San Diego is no longer "Sundance South" because Sundance is no longer relevant. (Hopefully less Hollywood scrutiny will allow it to once again become a venue for genuinely independent film.) It may be San Diego is now America's premier "film festival," precisely because the audience isn't perceived as the JULIE & JULIA audience – the type film festivals usually target – but an audience keen on exactly the sort of film, action/adventure blockbusters, that studios perceive as their bread and butter. 120,000 fans, whether comics or media fans, are now too important a bloc to ignore. San Diego is an early litmus test of product, and the sort of buzz generator that marketing departments kill for. (Despite a good trailer, it's hard to imagine IRON MAN, hardly a household name as superheroes go, getting as much traction as it got without great buzz from San Diego greasing the wheels well in advance.) San Diego used to be a convention where comics fans and the comics industry could go and feel good about themselves. Now (in collaboration with increasing numbers of media producers and executives who rose from their ranks) San Diego gives them the opportunity to be tastemakers.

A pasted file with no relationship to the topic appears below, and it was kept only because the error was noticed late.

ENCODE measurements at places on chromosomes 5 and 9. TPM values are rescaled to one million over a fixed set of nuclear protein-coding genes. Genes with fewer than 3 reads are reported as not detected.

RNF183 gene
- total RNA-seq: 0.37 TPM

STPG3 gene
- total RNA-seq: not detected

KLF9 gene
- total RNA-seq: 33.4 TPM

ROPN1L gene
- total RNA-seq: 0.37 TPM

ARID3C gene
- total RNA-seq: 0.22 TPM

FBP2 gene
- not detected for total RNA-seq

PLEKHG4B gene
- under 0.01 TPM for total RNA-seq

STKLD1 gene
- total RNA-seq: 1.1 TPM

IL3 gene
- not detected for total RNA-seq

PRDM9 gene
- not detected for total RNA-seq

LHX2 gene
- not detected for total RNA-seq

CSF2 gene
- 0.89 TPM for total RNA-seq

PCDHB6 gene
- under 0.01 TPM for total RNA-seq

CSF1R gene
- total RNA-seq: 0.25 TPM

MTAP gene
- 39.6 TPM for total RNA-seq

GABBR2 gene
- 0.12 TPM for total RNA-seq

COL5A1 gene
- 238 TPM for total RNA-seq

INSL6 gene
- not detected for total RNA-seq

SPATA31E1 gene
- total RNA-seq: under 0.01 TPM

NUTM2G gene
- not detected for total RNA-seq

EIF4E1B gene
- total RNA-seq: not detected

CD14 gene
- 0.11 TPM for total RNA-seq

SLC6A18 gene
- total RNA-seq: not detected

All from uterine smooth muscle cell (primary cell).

So for comics the question is less how do we stop Hollywood from "taking over" the con, and more how do we capitalize on the incredible opportunities it now presents? The difference between Hollywood and the comics industry in relation to San Diego is that Hollywood views it as a business venture, a marketing opportunity, and the comics business regards it as a meet'n'greet, a vacation you can claim as a legitimate write-off on your taxes, as in the days when the business was largely based in Manhattan, a condition that hasn't held for a long time now. If San Diego is now viewed as critical by the film and TV industries, and to a growing extent the book industry, how is it viewed by us?